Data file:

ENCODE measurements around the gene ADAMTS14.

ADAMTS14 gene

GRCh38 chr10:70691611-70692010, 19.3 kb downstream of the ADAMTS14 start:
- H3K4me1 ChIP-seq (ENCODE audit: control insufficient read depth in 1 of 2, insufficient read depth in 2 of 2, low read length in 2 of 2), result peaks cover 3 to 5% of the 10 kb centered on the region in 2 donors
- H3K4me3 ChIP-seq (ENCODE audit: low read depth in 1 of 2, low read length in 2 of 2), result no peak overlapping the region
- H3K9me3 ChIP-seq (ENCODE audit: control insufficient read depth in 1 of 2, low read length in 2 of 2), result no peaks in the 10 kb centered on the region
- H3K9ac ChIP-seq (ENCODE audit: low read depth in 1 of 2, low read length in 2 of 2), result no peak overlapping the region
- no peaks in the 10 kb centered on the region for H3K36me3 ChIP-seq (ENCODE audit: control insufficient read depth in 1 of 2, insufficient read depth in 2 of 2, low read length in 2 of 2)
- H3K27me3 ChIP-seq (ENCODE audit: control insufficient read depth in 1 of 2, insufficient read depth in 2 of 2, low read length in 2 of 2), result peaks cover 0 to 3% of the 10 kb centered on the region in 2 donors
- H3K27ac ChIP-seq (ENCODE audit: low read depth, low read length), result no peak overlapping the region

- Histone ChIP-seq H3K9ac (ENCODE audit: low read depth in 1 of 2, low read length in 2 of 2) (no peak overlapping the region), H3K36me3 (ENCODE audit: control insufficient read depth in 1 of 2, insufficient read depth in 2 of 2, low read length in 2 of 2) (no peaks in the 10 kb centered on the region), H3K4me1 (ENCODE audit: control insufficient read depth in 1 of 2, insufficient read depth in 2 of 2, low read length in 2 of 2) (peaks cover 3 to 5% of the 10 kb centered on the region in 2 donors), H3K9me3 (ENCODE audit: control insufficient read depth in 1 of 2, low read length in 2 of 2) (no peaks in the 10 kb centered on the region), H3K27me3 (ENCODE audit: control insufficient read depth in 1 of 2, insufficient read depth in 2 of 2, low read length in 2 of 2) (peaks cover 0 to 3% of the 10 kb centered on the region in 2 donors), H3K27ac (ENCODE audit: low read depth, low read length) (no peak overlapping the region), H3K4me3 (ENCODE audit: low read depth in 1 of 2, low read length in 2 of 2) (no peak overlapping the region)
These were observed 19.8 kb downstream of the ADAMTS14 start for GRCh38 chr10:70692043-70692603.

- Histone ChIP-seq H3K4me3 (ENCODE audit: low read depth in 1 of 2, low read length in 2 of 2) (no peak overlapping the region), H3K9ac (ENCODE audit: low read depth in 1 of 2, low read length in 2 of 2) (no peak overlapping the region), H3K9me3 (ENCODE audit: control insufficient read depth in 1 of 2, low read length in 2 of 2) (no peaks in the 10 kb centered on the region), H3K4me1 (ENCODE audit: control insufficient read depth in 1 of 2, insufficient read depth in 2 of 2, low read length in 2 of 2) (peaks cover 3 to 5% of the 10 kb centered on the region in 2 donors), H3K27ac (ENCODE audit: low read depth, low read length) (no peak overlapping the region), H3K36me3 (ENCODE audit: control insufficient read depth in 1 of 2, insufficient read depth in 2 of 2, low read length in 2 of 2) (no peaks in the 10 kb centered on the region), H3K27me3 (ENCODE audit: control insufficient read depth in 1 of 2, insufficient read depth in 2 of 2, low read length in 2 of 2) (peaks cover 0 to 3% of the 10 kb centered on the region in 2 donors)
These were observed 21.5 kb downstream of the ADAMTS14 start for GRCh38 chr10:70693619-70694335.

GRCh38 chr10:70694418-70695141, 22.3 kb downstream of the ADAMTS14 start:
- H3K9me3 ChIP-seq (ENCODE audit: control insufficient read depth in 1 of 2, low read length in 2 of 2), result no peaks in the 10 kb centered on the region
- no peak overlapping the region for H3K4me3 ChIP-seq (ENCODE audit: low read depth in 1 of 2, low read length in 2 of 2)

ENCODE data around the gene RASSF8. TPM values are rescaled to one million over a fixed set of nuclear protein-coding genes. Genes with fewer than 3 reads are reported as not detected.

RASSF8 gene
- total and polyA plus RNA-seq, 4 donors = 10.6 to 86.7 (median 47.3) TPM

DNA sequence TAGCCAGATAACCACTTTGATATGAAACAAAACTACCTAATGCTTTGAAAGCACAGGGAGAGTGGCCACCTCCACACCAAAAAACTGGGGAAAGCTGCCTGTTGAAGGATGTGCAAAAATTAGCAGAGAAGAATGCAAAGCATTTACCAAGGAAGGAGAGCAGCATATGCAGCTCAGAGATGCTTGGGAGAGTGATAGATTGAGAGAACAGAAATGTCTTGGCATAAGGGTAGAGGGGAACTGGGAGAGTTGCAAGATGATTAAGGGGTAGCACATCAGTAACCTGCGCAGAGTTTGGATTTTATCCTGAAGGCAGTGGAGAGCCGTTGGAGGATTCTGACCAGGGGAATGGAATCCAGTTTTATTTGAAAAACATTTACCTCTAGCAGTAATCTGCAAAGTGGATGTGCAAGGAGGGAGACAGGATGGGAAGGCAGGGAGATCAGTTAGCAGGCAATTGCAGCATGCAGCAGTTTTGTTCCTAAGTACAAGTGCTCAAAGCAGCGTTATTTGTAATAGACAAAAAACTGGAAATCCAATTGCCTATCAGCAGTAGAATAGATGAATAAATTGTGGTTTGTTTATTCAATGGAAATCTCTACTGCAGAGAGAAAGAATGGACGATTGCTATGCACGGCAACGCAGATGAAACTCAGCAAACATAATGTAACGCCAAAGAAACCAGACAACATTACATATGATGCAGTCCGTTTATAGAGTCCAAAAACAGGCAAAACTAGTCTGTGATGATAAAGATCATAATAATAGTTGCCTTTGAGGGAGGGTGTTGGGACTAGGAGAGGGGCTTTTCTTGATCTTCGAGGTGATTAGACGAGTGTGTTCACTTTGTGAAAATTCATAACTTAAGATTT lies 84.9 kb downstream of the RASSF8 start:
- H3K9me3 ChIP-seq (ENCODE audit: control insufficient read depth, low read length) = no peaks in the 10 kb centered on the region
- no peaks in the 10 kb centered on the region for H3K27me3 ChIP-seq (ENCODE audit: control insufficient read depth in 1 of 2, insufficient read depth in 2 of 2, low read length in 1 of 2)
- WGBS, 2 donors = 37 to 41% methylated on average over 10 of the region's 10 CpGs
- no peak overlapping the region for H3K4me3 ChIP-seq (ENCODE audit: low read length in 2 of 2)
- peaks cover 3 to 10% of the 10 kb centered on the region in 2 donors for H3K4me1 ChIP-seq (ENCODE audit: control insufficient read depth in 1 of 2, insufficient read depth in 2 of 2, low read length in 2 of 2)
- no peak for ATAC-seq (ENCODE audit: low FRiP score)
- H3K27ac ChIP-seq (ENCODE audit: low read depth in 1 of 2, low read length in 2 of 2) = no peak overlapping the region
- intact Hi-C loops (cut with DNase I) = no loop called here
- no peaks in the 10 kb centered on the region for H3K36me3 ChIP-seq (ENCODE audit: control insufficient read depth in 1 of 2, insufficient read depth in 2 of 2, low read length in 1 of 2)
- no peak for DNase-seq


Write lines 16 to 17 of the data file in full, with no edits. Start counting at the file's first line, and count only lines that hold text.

- H3K9me3 ChIP-seq (ENCODE audit: control insufficient read depth in 1 of 2, low read length in 2 of 2), result no peaks in the 10 kb centered on the region
- no peak overlapping the region for H3K4me3 ChIP-seq (ENCODE audit: low read depth in 1 of 2, low read length in 2 of 2)